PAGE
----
Raglan artist Yaniv Janson has been awarded the Arts Access Pak'n'Save Artistic Achievement Award 2019 for his outstanding artistic achievements in both New Zealand and internationally, along with his commitment to using art to engage people in social and environmental issues.
He was one of those honoured at Te Putanga Toi Arts Access Awards 2019, presented in Wellington by Arts Access Aotearoa on Wednesday evening and hosted by Associate Minister for Arts, Culture and Heritage Carmel Sepuloni.
The annual awards are the key national awards in New Zealand celebrating the achievements of individuals and organisations providing opportunities for people with limited access to engage with the arts as artists and audience members. They also recognise the achievements of an artist with a disability, sensory impairment or lived experience of mental illness.
Executive director of Arts Access Aotearoa, Richard Benge, said that one in four people in New Zealand — more than one million — live with a disability or impairment.
"That's a lot of people, who all have the right to enjoy the arts as artists, participants, audience members and gallery visitors," he said. "Tonight, we celebrate the achievements and contributions of people and communities who make Aotearoa New Zealand a rich, diverse and creative country."
Yaniv has exhibited in more than 40 galleries in New Zealand, France, Montenegro, Canada, Israel and the United States.
He has sold more than 160 paintings, won 20 awards and is the youngest guest artist invited to exhibit at the New Zealand Academy of Fine Arts in Wellington. Five of his works are in the Wallace Arts Trust collection.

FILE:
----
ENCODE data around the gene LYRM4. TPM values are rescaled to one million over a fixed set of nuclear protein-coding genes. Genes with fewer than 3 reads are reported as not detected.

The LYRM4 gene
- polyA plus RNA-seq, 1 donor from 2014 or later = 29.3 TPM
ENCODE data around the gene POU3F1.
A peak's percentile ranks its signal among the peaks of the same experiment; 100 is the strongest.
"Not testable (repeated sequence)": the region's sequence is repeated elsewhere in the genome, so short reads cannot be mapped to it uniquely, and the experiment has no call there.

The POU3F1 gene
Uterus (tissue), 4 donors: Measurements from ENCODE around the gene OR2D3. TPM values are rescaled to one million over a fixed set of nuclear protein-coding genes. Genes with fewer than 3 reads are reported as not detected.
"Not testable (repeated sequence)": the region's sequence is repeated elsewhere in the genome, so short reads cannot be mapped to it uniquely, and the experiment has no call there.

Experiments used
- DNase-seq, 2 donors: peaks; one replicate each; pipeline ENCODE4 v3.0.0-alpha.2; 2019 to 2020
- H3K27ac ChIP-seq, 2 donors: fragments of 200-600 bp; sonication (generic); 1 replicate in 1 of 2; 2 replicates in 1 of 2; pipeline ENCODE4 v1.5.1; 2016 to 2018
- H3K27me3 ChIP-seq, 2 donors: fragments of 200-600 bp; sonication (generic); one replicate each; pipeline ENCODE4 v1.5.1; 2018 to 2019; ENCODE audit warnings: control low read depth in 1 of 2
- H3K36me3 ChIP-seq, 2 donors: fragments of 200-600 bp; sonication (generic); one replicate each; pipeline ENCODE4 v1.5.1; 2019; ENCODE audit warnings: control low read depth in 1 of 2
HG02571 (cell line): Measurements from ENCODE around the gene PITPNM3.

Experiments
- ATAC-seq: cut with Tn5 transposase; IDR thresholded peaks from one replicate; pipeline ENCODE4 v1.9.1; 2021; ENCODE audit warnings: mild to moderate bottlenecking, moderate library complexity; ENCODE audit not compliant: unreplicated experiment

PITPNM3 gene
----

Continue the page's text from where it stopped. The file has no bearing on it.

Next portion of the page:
His artworks have also been made into several books.
Yaniv has autism and epilepsy but says he doesn't let either dictate who he is. He likes to paint on a large canvas, using vibrant colours to draw people into his work.
Yaniv has been painting since 2007. Throughout his creative journey, a central theme has remained constant: to empower individuals to use expression, outreach, and education as a tool for social change.
In 2018, his exhibition Please Do Touch featured in the United Nations headquarters in New York, coinciding with the annual UN meeting of the Convention of the Rights of Persons with Disabilities.
The idea of Please Do Touch came from his desire to enable people to experience art through different senses, and to challenge what is done and not done in the art world. Before the paintings were exhibited at the UN, Yaniv exhibited them in Montenegro and Paris.
"The thing I'm most proud of is how the Please Do Touch idea has travelled around the world.
The paintings have not yet been exhibited in New Zealand but will feature at ArtsPost, the gallery of the Waikato Museum in Hamilton, in January and February 2020.
Yaniv would like to take Please Do Touch to all schools in New Zealand.
He's put together a sustainable goals journal for students, inviting them to express their creativity on its pages and motivating them to take action on environmental issues.
The journal and a pilot project were launched at Te Uku School, near Raglan and aims to result in 130 positive actions in the Raglan-Te Uku community.